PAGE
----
It receives funding from a raft of state funded bodies, including the region’s councils and parts of the NHS. It also says its work is ‘supported by’ the National Lottery, Comic Relief and Children in Need.
Miss Lee said she intends to wait until after the General Election to decide whether to go ahead with an application to set up a free school, with the first pupils starting in around three years’ time.
She said around two-thirds of the anticipated 60 pupils would be full-time, with the rest attending for around a day a week from their usual schools.
‘The last thing we want is for young people to fall out of mainstream education permanently, or for this to become a ghetto for lesbian, gay and bisexual students,’ she said.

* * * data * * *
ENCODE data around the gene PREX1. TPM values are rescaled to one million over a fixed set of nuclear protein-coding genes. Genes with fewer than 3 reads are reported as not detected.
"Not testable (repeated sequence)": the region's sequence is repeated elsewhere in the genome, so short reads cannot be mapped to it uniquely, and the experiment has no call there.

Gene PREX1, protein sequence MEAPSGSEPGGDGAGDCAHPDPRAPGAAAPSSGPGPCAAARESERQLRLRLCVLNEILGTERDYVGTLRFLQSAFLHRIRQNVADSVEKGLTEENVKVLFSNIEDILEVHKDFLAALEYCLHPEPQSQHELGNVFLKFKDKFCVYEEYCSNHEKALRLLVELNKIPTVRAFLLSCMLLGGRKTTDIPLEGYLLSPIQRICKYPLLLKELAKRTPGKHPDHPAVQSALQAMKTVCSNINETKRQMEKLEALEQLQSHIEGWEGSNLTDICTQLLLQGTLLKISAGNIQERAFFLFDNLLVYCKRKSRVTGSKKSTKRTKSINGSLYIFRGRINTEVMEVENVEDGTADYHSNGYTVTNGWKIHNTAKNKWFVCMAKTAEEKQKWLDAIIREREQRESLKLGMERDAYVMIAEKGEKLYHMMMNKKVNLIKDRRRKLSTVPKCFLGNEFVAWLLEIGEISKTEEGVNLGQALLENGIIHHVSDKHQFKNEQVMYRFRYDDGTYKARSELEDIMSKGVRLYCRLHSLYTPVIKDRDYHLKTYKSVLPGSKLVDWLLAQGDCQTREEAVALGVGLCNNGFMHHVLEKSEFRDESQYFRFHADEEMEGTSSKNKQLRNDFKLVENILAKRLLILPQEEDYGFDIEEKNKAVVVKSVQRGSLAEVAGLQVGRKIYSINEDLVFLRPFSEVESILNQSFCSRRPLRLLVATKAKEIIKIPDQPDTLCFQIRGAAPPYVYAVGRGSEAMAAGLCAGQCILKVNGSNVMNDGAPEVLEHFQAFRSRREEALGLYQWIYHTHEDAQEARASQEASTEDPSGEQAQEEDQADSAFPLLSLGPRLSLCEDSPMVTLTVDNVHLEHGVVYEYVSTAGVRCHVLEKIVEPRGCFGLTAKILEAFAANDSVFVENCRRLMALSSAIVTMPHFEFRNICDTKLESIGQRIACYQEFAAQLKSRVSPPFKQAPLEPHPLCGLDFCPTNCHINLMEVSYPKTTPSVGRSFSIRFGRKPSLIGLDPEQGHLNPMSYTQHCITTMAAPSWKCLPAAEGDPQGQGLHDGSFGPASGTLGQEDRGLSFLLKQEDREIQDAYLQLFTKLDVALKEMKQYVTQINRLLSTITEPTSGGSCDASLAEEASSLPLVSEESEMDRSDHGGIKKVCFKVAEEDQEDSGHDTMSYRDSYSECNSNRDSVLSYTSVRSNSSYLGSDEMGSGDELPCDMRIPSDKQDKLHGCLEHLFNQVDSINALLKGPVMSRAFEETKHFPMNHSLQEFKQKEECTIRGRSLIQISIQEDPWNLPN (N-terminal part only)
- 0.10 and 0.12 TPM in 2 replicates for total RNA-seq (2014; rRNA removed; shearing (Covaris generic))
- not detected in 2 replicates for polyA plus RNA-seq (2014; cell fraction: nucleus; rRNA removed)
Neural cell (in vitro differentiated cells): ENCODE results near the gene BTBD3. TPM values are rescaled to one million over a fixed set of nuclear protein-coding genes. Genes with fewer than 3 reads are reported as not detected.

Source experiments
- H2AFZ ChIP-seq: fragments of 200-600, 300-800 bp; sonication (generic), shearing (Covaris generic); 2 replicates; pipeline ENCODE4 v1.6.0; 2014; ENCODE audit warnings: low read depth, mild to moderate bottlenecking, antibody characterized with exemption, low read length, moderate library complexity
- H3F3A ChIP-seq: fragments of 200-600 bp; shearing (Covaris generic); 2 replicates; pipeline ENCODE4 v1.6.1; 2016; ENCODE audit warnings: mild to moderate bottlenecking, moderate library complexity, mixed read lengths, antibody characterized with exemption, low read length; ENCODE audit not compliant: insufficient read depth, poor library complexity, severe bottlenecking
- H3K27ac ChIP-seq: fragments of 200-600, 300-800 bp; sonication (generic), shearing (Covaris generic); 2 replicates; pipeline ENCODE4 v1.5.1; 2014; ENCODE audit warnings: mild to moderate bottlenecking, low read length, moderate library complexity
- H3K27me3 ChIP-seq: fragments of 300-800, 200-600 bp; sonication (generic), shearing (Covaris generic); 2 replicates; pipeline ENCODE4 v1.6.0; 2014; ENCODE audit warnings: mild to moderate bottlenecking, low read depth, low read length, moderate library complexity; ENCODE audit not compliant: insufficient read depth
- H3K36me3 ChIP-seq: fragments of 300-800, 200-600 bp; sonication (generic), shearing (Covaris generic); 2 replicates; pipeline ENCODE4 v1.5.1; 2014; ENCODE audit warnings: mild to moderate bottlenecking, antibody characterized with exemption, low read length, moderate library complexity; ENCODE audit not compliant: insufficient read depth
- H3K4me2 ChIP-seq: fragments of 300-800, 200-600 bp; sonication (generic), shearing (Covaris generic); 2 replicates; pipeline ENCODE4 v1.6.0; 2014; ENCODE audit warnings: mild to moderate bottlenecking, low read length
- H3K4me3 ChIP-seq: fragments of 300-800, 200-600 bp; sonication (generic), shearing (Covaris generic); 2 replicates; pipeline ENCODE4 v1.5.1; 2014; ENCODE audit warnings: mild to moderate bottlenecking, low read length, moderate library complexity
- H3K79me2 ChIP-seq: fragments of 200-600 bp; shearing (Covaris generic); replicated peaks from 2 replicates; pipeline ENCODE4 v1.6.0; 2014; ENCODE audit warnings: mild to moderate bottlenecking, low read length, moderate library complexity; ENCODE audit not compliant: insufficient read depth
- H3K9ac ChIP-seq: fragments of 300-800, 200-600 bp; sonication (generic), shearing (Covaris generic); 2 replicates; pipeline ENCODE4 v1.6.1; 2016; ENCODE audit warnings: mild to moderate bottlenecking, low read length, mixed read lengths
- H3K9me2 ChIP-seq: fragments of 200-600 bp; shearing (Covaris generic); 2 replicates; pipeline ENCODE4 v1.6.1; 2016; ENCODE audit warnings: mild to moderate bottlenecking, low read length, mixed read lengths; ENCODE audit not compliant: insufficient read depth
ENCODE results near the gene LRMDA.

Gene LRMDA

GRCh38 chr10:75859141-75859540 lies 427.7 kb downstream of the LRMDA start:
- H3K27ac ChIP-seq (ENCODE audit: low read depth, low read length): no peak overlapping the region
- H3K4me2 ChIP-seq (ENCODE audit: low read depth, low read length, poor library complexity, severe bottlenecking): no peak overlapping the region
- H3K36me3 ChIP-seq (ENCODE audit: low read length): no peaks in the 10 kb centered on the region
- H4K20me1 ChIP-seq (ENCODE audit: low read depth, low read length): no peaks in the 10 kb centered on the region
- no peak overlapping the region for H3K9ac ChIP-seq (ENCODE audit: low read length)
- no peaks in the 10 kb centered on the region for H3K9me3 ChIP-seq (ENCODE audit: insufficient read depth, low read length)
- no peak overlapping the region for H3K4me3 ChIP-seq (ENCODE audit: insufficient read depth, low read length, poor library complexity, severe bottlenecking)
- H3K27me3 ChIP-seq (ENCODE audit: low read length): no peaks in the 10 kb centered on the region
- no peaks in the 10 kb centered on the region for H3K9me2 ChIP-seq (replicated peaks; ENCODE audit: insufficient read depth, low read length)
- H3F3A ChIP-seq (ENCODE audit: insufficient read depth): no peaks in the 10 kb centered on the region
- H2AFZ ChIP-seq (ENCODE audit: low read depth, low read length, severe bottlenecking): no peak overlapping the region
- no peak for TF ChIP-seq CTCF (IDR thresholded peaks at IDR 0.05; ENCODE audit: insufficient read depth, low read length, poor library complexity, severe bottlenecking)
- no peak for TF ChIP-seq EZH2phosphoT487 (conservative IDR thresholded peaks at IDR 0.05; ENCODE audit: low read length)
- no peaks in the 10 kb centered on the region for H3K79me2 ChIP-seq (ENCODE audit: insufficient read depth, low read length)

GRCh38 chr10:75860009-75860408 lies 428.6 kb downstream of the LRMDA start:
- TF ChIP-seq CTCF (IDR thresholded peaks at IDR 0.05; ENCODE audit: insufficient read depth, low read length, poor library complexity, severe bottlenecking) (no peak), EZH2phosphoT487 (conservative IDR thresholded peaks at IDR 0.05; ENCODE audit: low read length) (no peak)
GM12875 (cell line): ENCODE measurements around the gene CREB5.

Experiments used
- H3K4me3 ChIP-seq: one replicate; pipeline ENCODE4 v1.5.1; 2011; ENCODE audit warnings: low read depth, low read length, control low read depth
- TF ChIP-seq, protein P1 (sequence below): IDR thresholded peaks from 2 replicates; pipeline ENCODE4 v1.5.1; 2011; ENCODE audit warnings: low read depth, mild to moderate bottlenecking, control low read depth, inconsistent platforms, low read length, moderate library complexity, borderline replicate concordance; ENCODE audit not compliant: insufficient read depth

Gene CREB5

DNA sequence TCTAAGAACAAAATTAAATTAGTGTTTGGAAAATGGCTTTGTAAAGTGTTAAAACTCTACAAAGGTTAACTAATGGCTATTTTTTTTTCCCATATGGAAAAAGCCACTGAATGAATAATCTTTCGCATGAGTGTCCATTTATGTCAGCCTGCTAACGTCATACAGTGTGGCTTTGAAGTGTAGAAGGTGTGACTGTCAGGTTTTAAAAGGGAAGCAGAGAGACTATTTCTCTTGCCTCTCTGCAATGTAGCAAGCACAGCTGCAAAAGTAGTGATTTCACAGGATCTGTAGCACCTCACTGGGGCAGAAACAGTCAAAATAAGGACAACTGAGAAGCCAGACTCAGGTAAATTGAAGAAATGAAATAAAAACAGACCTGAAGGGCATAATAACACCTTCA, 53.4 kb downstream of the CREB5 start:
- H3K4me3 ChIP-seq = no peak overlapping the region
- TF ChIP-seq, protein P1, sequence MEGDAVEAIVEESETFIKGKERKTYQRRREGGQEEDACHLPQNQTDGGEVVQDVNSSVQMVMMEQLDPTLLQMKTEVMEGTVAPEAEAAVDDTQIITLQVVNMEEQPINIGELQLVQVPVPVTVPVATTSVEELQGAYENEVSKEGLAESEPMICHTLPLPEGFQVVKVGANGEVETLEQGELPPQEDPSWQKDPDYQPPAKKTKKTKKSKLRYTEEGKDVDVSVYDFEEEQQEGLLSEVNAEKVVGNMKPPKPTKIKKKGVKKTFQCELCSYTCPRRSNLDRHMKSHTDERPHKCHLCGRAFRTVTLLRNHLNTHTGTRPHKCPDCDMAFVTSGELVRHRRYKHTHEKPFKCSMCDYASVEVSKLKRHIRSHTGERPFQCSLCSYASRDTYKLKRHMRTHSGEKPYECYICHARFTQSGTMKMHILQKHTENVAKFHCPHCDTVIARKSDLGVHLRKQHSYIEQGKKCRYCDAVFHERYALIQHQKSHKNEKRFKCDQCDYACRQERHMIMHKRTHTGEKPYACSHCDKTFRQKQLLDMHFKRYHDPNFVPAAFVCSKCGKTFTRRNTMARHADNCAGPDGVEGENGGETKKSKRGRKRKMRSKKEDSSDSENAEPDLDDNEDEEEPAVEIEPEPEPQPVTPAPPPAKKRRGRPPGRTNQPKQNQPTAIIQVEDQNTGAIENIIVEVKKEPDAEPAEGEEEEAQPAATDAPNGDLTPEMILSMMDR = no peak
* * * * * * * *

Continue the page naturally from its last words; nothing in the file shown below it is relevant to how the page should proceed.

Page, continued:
‘This would be somewhere that students who are struggling with the negative effects of issues like bullying could attend classes for a period of time while ensuring they get the grades they are capable of.’
She said children would not be enrolled in the school as their first-choice secondary, but referred there if they were having problems in mainstream education, potentially staying for a year or more.
A spokesman from the Department for Communities and Local Government said the grant was to help the group purchase the community centre from Manchester City Council and was not to set up a school.
A spokesman said: ‘The Department for Communities and Local Government has not funded this school.’
‘Rather, through the organisation Social Investment Business, grants have been given to local areas wishing to run buildings for community uses.’
A spokesman for Manchester City Council said: ‘We supported LGBT Youth NW in their bid for funding to look at the feasibility of expanding their premises and developing the work they do.
‘One of their development ambitions is around how they might make additional educational support available to LGBT young people. We’ve had an initial discussion with them about that, but there are no current plans that we’re aware of to open a LGBT school in the city.’